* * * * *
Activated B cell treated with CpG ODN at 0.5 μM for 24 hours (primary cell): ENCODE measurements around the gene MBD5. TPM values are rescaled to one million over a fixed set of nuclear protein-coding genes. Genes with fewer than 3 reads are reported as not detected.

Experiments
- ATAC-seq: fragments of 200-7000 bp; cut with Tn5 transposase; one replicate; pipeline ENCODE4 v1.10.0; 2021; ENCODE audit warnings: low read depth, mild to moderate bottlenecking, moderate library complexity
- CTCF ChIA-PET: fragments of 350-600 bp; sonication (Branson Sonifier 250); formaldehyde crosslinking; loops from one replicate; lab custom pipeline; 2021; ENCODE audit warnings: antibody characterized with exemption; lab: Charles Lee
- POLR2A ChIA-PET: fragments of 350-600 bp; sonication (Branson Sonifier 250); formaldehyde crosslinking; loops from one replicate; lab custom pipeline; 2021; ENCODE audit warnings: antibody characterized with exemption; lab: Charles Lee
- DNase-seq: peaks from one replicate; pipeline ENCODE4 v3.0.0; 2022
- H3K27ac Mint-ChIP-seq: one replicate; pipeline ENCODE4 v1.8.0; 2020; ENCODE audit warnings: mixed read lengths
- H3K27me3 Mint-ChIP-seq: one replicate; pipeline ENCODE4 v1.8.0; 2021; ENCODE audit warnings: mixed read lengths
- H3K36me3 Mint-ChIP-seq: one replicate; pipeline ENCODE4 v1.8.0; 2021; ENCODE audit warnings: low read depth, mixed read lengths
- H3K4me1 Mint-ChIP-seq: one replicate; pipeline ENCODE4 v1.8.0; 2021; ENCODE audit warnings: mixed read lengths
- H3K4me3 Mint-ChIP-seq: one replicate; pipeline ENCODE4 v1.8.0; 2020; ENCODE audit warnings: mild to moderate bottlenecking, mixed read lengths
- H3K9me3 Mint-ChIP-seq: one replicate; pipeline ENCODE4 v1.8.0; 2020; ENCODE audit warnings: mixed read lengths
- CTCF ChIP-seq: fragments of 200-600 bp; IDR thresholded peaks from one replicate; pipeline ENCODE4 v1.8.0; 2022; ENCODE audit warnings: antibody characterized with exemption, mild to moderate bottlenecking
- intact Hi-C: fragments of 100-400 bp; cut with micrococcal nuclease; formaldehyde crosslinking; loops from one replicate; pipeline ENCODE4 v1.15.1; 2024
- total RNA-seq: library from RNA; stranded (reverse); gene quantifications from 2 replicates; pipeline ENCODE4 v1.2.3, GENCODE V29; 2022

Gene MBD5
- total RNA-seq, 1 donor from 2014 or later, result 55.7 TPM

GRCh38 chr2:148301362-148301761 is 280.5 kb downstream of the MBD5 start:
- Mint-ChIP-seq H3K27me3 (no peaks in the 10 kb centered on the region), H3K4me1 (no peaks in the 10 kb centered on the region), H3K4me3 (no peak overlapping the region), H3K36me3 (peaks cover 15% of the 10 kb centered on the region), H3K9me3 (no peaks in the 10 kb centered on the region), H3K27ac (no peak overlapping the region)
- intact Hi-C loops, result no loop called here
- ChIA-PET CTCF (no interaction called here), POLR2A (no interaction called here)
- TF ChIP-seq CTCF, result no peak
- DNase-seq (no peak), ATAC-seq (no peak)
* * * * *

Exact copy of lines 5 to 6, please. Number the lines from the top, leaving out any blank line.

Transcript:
- POLR2A ChIA-PET: fragments of 350-600 bp; sonication (Branson Sonifier 250); formaldehyde crosslinking; loops from one replicate; lab custom pipeline; 2021; ENCODE audit warnings: antibody characterized with exemption; lab: Charles Lee
- DNase-seq: peaks from one replicate; pipeline ENCODE4 v3.0.0; 2022